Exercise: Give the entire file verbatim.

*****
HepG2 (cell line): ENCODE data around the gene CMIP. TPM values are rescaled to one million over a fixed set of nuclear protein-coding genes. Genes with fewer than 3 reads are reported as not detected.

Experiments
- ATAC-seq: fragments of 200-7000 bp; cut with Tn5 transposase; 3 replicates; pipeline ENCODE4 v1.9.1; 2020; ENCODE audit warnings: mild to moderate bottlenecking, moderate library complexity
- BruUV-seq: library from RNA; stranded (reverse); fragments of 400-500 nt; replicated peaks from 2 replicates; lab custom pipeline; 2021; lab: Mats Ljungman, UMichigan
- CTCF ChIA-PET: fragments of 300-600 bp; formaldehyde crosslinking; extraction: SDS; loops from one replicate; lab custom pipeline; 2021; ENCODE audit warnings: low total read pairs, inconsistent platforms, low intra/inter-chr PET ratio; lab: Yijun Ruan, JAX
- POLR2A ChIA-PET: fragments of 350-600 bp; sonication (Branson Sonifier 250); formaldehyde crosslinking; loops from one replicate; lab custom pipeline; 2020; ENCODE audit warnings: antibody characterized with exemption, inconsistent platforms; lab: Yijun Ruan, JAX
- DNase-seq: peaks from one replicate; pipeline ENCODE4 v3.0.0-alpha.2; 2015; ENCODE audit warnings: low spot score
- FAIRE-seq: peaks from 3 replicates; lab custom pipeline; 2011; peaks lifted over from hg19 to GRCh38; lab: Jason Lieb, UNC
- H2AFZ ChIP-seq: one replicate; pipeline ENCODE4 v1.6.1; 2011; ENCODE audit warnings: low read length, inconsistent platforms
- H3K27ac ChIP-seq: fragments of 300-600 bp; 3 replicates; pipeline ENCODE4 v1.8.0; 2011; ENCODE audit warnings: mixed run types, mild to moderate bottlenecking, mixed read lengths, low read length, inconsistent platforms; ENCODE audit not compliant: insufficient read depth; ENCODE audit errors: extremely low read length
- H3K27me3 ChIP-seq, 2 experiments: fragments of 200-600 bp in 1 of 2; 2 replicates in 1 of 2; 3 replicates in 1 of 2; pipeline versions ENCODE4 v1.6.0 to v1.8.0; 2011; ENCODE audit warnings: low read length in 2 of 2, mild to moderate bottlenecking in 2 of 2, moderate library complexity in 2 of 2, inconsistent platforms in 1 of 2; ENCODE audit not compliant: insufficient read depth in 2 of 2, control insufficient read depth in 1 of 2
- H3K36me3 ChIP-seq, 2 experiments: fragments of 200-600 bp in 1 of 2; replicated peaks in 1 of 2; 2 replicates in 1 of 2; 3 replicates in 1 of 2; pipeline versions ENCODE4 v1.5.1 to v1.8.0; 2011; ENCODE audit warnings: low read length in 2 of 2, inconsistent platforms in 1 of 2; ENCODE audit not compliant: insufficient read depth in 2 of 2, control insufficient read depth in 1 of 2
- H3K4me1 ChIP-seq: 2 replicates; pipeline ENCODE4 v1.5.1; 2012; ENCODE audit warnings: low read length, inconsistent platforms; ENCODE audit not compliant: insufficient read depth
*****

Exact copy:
HepG2 (cell line): ENCODE data around the gene CMIP. TPM values are rescaled to one million over a fixed set of nuclear protein-coding genes. Genes with fewer than 3 reads are reported as not detected.

Experiments
- ATAC-seq: fragments of 200-7000 bp; cut with Tn5 transposase; 3 replicates; pipeline ENCODE4 v1.9.1; 2020; ENCODE audit warnings: mild to moderate bottlenecking, moderate library complexity
- BruUV-seq: library from RNA; stranded (reverse); fragments of 400-500 nt; replicated peaks from 2 replicates; lab custom pipeline; 2021; lab: Mats Ljungman, UMichigan
- CTCF ChIA-PET: fragments of 300-600 bp; formaldehyde crosslinking; extraction: SDS; loops from one replicate; lab custom pipeline; 2021; ENCODE audit warnings: low total read pairs, inconsistent platforms, low intra/inter-chr PET ratio; lab: Yijun Ruan, JAX
- POLR2A ChIA-PET: fragments of 350-600 bp; sonication (Branson Sonifier 250); formaldehyde crosslinking; loops from one replicate; lab custom pipeline; 2020; ENCODE audit warnings: antibody characterized with exemption, inconsistent platforms; lab: Yijun Ruan, JAX
- DNase-seq: peaks from one replicate; pipeline ENCODE4 v3.0.0-alpha.2; 2015; ENCODE audit warnings: low spot score
- FAIRE-seq: peaks from 3 replicates; lab custom pipeline; 2011; peaks lifted over from hg19 to GRCh38; lab: Jason Lieb, UNC
- H2AFZ ChIP-seq: one replicate; pipeline ENCODE4 v1.6.1; 2011; ENCODE audit warnings: low read length, inconsistent platforms
- H3K27ac ChIP-seq: fragments of 300-600 bp; 3 replicates; pipeline ENCODE4 v1.8.0; 2011; ENCODE audit warnings: mixed run types, mild to moderate bottlenecking, mixed read lengths, low read length, inconsistent platforms; ENCODE audit not compliant: insufficient read depth; ENCODE audit errors: extremely low read length
- H3K27me3 ChIP-seq, 2 experiments: fragments of 200-600 bp in 1 of 2; 2 replicates in 1 of 2; 3 replicates in 1 of 2; pipeline versions ENCODE4 v1.6.0 to v1.8.0; 2011; ENCODE audit warnings: low read length in 2 of 2, mild to moderate bottlenecking in 2 of 2, moderate library complexity in 2 of 2, inconsistent platforms in 1 of 2; ENCODE audit not compliant: insufficient read depth in 2 of 2, control insufficient read depth in 1 of 2
- H3K36me3 ChIP-seq, 2 experiments: fragments of 200-600 bp in 1 of 2; replicated peaks in 1 of 2; 2 replicates in 1 of 2; 3 replicates in 1 of 2; pipeline versions ENCODE4 v1.5.1 to v1.8.0; 2011; ENCODE audit warnings: low read length in 2 of 2, inconsistent platforms in 1 of 2; ENCODE audit not compliant: insufficient read depth in 2 of 2, control insufficient read depth in 1 of 2
- H3K4me1 ChIP-seq: 2 replicates; pipeline ENCODE4 v1.5.1; 2012; ENCODE audit warnings: low read length, inconsistent platforms; ENCODE audit not compliant: insufficient read depth